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What if Men Challenged Women as the Fashionable Sex?

Men may have finally broken the style barrier.

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OK, I get that. You won’t find me tripping around town in ankle-twisting stilettos. Still, it’s possible to combine comfort with style. Loose-fitting clothing can accommodate even the exigencies of male anatomy and not look ridiculous. Neck-constricting ties aren't neccesary in most settings. And trousers don’t have to be crotch-suffocating. Inspired by kilts and togas, cutting-edge designers have even been dabbling in producing smart-looking skirts for men, with Jean Paul Gaultier leading the charge in his 1985 collection. (I used to love watching the summer Olympics as a kid to see those hunky Cook Islanders wearing groovy skirts in the Parade of Nations.)

So the next time a man pulls the comfort card on a date, I think I’m going to reply, “Really? Then could we please sit near a mirror? Because I’d like to look at something aesthetically pleasing.” I resent it when men make no effort in their appearance when being seen with me, not only because it conveys a lack of respect, but also because women are voyeurs, too. Sue me, but I like to look at a well-dressed man. I enjoy formal affairs, partly because I have yet to meet the man who did not instantly become more attractive in a crisp, elegant tuxedo. I love a neatly fitting shirt, made of fabric I’d like to touch. On a date, I want to gaze upon someone whose appearance has been designed to please me – it doesn’t have to be ostentatious or even expensive. What I want are well-cut pieces, attractive fabrics and shoes that do not require white shoestrings. Not only is it nicer for me, I’ll wager it’s nicer for them, too.

Why should women have all the fun of changing our appearance to suit the mood or occasion? Why should we be the only ones who get to enjoy being sexually alluring? There’s a terrible downside to expectations of female appearance – the expense, the discomfort and the pressure to be thin are high on the list. But I, for one, would not trade my closet of exciting female regalia for business suits and baseball caps. I relish the transformation that happens in the mirror when I get dressed. Do I want fierce don't-fuck-with-me boots or a flowy feminine dress? I decide. It’s energizing. It creates a break in routine. I very much want to invite men to be able to join me in this excitement.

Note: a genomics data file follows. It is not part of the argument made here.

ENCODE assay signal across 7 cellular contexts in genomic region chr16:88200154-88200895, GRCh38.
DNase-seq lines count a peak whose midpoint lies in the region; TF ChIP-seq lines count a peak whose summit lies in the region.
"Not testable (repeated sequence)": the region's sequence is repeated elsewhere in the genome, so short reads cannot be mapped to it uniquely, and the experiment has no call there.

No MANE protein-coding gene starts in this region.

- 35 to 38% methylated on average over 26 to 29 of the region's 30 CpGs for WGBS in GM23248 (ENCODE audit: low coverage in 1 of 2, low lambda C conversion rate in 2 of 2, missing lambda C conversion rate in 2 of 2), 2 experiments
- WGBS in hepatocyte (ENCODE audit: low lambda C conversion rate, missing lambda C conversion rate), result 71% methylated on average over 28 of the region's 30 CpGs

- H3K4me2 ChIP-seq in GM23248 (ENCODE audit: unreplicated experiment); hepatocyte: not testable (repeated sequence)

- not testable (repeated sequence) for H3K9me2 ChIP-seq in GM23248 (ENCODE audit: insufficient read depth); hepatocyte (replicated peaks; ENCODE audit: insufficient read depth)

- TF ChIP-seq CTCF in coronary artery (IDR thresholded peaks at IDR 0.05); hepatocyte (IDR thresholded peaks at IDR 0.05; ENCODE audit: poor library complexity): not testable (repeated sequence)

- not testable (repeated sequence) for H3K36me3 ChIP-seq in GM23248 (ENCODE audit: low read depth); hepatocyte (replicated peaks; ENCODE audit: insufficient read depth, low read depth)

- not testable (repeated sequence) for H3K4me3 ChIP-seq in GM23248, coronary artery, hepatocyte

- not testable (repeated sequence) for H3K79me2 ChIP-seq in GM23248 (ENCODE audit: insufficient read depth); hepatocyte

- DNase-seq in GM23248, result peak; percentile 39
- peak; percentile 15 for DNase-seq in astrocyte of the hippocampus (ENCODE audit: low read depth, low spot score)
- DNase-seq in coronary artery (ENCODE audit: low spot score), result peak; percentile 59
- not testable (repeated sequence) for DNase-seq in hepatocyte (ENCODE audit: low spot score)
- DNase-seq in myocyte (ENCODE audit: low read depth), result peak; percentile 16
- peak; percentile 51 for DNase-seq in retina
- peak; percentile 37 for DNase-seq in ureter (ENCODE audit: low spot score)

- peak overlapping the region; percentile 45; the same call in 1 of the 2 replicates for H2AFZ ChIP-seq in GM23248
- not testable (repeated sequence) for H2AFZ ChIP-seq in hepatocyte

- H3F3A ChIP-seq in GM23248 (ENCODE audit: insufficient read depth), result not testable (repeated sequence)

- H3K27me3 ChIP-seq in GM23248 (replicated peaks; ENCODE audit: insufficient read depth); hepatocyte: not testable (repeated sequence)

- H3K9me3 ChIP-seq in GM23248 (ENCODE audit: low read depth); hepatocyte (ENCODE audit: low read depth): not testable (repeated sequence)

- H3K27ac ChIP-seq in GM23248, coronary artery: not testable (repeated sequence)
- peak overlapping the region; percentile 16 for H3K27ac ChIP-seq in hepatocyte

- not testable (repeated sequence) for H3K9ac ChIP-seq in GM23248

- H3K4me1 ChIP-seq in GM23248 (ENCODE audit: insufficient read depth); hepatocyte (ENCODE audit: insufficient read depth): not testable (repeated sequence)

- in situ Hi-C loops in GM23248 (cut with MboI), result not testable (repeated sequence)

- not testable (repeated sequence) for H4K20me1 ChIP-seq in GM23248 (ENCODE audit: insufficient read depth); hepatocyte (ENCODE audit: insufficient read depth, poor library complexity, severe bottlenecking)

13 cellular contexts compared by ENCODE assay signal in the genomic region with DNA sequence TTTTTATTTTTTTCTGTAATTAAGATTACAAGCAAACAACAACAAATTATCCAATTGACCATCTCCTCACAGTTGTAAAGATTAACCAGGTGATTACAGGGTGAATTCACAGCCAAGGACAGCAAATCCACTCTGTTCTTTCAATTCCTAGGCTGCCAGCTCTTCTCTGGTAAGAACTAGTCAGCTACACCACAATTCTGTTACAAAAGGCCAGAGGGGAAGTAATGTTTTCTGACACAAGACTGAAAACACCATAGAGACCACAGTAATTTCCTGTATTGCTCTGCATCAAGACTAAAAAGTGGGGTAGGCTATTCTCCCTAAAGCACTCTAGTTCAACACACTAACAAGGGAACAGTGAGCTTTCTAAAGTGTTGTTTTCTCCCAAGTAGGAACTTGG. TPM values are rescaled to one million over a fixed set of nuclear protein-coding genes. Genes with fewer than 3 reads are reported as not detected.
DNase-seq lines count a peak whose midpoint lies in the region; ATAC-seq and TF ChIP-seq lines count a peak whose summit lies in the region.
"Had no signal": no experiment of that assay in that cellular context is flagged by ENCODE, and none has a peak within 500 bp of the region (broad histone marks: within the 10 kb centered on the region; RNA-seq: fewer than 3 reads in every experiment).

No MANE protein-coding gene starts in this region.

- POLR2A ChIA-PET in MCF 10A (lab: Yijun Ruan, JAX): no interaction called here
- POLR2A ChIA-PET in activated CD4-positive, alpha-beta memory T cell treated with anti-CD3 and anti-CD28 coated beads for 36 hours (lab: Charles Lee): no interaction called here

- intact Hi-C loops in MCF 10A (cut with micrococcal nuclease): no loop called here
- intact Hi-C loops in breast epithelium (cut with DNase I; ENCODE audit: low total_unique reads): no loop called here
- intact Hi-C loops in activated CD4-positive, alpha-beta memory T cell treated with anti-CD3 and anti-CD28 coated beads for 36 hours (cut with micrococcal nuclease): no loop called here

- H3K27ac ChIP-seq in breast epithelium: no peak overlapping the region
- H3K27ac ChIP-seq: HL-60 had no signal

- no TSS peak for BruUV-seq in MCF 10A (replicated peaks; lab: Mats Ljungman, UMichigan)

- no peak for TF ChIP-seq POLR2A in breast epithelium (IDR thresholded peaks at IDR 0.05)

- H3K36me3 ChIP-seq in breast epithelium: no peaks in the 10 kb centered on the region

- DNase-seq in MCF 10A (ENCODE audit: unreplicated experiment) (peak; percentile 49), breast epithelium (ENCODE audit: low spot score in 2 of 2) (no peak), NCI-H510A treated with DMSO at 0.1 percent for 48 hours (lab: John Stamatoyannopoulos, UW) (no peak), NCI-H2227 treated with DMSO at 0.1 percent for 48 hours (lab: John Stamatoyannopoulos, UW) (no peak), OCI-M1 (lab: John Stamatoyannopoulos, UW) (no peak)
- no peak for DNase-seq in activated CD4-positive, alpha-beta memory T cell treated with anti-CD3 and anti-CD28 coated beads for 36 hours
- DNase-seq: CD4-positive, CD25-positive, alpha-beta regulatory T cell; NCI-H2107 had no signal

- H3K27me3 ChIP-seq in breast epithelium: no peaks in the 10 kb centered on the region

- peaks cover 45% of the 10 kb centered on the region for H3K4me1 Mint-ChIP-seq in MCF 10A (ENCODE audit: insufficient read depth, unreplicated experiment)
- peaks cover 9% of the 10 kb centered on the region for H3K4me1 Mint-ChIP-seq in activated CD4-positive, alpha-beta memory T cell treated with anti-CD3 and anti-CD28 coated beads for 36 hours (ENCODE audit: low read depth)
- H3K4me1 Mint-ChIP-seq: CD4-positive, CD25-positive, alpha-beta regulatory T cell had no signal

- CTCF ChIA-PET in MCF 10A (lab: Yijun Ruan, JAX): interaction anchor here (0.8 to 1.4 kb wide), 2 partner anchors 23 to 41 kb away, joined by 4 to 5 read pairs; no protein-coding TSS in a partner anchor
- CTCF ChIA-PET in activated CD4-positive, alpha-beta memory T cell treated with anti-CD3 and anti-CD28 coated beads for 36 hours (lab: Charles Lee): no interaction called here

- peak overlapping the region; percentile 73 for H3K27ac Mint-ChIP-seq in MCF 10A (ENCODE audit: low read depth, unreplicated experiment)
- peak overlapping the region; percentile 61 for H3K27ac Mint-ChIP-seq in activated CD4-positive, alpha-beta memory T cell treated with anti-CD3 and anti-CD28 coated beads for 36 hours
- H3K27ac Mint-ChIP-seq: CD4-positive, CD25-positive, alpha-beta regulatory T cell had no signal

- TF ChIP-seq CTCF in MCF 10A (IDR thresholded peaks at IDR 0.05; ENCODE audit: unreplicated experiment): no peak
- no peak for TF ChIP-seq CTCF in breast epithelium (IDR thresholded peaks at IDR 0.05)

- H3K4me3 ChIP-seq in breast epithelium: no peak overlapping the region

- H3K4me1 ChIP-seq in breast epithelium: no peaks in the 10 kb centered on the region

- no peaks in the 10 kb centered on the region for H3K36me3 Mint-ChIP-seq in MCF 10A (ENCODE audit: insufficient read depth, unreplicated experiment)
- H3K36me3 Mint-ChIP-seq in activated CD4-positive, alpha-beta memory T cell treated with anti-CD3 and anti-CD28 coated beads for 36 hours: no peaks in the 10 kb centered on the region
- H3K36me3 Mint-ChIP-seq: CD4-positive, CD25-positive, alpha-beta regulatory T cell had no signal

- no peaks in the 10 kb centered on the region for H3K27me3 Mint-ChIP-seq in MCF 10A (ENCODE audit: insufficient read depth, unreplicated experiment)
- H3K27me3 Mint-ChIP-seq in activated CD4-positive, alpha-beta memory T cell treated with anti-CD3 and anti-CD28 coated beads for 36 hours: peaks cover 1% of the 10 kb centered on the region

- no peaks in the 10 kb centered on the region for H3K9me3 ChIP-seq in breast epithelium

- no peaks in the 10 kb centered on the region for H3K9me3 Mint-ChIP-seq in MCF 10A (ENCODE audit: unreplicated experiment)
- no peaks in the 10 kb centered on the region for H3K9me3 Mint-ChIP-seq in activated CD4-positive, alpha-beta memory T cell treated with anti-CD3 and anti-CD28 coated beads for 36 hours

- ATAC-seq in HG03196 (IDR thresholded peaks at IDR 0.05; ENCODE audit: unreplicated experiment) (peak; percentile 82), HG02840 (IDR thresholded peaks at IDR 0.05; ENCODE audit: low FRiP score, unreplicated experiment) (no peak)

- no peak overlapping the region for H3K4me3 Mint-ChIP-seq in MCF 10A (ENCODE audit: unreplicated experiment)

Of course, there is danger in changing the rules. Men who look sexy at work may find themselves dealing with the same dichotomy of risk/reward that women have confronted. In social situations, men will walk a fine line in presenting masculinity that doesn’t confuse or invite ridicule. I once blew off a dinner invitation with a guy because I was sure he was gay. He owned an art gallery! He wore elegant shirts! He rode a red Vespa! I admit that in the rigid categories of my mind, all of this signaled “gay.” But what if it didn’t? What if it just meant that the guy was into art and enjoyed fun, stylish clothes and accoutrements? Wouldn’t this likely mean I’d have a more enjoyable date than I’d have with Mr. Baseball Cap? Very likely it would. I missed out on that one.

Gender roles have been in awkward transition for some time now, and everybody is pretty perplexed. In a prescient essay in her 1996 book The Power of Beauty, Nancy Friday suggested that if women wanted to share political and economic power with men, perhaps it was about time we began sharing the power of beauty, too. That doesn’t mean that men have to go prancing about being frivolous and obsessive about their looks – though for some that will undoubtedly happen. But it might mean a wider range of options to express style and creativity and be spared the rigid conformity that begins in childhood. Girls are allowed to be tomboys; I wore nothing but corduroy jeans and T-shirts for years as a child. But boys risk ostracization if they dare to relish frills and fun in their attire. (Some experiments are challenging this childhood regime, such as summer camps where boys who enjoy dressing in feminine styles can do so without shame -- see a recent NYT story.)